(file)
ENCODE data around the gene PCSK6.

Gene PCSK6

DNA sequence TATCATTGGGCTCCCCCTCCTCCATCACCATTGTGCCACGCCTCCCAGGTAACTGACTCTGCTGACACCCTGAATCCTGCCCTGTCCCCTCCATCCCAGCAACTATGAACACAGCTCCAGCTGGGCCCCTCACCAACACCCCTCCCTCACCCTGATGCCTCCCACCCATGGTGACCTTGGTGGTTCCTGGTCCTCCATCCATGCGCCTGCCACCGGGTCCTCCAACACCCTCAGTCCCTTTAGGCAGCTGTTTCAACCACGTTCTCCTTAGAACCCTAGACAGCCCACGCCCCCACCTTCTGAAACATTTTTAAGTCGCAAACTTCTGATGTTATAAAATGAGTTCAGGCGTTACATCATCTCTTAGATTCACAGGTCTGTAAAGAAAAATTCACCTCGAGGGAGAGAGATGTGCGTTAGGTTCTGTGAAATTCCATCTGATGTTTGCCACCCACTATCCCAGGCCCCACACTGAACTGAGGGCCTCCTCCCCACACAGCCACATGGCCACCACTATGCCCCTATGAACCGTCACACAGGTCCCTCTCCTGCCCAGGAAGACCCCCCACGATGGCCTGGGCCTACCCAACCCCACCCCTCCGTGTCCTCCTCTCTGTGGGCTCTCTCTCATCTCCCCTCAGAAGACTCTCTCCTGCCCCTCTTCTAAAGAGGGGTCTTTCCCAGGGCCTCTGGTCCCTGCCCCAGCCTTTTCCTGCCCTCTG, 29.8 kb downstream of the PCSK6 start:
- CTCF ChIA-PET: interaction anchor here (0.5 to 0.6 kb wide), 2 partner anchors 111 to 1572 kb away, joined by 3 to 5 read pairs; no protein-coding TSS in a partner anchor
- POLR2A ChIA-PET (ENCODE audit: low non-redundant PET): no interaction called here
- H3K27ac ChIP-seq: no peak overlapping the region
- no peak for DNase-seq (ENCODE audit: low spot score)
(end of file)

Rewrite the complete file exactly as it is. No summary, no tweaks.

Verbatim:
ENCODE data around the gene PCSK6.

Gene PCSK6

DNA sequence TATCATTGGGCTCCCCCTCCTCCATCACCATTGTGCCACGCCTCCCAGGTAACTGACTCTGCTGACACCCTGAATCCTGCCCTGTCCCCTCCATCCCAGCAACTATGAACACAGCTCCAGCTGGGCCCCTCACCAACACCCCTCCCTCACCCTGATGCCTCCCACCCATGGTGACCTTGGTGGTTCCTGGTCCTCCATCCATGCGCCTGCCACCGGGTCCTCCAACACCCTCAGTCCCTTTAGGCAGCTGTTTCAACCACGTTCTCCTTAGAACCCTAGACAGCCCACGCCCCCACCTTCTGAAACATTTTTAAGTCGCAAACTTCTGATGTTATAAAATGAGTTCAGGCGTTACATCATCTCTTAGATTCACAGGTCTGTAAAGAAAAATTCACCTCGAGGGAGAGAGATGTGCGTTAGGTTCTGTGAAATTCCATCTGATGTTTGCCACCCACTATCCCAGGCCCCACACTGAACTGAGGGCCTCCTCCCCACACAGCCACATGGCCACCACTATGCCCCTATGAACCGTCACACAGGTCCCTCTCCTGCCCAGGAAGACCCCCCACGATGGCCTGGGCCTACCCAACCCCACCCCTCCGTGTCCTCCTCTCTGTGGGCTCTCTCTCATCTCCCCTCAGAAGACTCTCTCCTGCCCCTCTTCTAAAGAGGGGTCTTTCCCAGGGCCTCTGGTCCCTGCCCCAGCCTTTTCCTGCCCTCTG, 29.8 kb downstream of the PCSK6 start:
- CTCF ChIA-PET: interaction anchor here (0.5 to 0.6 kb wide), 2 partner anchors 111 to 1572 kb away, joined by 3 to 5 read pairs; no protein-coding TSS in a partner anchor
- POLR2A ChIA-PET (ENCODE audit: low non-redundant PET): no interaction called here
- H3K27ac ChIP-seq: no peak overlapping the region
- no peak for DNase-seq (ENCODE audit: low spot score)